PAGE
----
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InfoQ Homepage News Microsoft Azure Scale Sets in Public Preview

Microsoft Azure Scale Sets in Public Preview

In a recent blog post, Mark Russinovich, cto of Microsoft Azure, announced a public preview feature called Azure Scale Sets.  Azure Scale Sets are an Azure Compute resource which allow you to deploy and manage a group of virtual machines (VMs) as a collective group, or set.

For customers who deploy a set of identical VMs, this new service provides them with a consistent management experience when deploying and scaling these VMs out or in.  With this service, you do not need to have additional VMs already provisioned. 

Both Windows and Linux VMs, plus any VM extensions, can belong to an Azure Scale Set. Both custom and Azure Marketplace VMs are also supported. In order to create or deploy an Azure Scale Set, developers can use JSON-based ARM templates and deploy them via the Azure Resource Manager.  Other deployment options include the use of Power Shell cmdlets or Azure Command Line (CLI) tool.

As part of defining your Azure Scale Set, customers need to define resources that are required including a resource group, network interfaces (NICs), scalable storage, extensions and load balancer, if applicable. 

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Administrators also need to provide VM Scale Set properties including the number (upper limit) of VMs that are anticipated and thresholds that dictate how the scale operations should be managed. However, as Russinovich explains “Unlike with single-instance VMs, you do not need to independently define and correlate network, storage and extension resources for individual VMs. “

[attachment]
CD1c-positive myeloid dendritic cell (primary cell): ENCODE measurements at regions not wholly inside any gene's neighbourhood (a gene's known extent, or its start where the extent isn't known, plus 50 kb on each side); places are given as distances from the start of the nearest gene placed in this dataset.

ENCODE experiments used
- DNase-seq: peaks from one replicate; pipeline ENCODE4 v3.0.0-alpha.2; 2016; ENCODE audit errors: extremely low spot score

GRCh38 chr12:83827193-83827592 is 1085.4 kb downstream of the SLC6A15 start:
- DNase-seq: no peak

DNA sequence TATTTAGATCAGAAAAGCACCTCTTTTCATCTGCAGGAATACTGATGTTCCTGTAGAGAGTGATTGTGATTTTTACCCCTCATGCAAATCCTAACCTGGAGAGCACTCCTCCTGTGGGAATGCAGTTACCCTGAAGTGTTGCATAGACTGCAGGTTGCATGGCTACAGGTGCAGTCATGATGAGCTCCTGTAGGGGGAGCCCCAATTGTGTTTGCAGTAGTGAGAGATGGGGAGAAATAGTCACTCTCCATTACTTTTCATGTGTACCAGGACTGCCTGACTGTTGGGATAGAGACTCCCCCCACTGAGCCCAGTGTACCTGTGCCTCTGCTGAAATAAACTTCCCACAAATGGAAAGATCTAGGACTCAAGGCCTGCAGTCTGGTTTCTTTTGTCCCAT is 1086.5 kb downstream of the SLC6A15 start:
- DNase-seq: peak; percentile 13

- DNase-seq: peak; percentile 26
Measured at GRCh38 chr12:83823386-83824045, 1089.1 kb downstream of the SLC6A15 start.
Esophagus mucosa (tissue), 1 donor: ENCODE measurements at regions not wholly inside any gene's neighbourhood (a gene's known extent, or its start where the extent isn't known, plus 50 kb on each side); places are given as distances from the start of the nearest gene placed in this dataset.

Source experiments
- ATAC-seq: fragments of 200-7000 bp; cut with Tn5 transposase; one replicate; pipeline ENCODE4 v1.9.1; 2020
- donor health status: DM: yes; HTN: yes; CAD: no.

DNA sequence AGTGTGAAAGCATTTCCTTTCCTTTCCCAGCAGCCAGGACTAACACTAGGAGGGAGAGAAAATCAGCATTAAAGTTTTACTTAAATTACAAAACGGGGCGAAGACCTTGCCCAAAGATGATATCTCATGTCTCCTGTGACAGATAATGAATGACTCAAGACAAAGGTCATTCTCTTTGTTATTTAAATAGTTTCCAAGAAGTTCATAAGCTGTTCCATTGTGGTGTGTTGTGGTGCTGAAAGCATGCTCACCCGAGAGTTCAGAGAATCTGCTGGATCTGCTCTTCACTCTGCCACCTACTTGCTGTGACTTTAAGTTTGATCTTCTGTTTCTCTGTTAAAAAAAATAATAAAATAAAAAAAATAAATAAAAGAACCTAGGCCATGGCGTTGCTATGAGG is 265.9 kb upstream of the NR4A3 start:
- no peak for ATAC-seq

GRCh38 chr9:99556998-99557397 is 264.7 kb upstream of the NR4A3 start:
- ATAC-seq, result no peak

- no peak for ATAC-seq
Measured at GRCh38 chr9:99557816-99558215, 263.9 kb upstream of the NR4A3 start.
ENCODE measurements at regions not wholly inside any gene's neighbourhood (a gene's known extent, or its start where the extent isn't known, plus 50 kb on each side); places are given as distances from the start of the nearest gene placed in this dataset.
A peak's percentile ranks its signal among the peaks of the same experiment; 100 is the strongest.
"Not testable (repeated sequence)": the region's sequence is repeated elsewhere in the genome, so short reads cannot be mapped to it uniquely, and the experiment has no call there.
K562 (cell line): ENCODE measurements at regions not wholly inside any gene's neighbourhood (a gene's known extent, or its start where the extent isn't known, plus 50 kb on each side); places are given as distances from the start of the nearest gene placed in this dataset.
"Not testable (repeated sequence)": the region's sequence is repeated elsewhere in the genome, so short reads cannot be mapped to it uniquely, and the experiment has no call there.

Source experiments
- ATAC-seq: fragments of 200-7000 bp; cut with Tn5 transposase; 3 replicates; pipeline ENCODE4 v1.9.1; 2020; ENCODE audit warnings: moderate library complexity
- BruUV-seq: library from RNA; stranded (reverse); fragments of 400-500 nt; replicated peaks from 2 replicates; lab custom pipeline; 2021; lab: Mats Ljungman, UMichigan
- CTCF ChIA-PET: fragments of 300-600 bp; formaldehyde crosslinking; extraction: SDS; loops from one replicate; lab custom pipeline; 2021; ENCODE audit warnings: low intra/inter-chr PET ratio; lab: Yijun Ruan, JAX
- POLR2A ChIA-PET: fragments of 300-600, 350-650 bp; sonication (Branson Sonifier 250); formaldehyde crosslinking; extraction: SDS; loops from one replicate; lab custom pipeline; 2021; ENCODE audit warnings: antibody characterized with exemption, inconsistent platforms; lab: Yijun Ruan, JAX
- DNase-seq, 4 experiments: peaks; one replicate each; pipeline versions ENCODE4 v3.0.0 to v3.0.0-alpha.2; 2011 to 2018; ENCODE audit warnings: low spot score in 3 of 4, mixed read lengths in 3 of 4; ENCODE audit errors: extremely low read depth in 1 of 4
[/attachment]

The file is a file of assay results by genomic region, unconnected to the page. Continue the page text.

The following image illustrates how properties can be defined within an ARM template including the capacity property.

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One of the scenarios that Guy Bowerman, senior program manager at Microsoft, has suggested as a good fit for this architecture is a multi-vm stateless web farm.  In this scenario, a web client is able to connect to a load balancer that has an external IP address.  In turn, the load balancer will route traffic, using a round robin algorithm, to a number of VMs that belong to this Azure Scale Set. In the event CPU utilization is high in this Scale Set, suppose greater than 60% for a period of 5 minutes, the platform will scale out another VM.  Should workloads reduce, suppose less than 50% for 5 minutes, then the platform will scale back in.

The following image illustrates represents how this architecture can be represented.

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Another scenario, described by Bowerman, involves network address translation (NAT) which allows private, or internal, network ports to be represented differently to external clients. In this scenario, an administrator will define an external port range, such as 50000 to 50100.  Internally, each VM will expose their traditional ports, such as 22 for SSH.  Inbound NAT rules will provide a port mapping between the external port range and the internal VMs.  For example port 50000 will belong to the first VM, port 50001 would belong to the second VM and so on. Using this approach reduces any affinity between an external port number and an internal server.


The following image illustrates how this configuration would be setup.

Image Source: (Screenshot)

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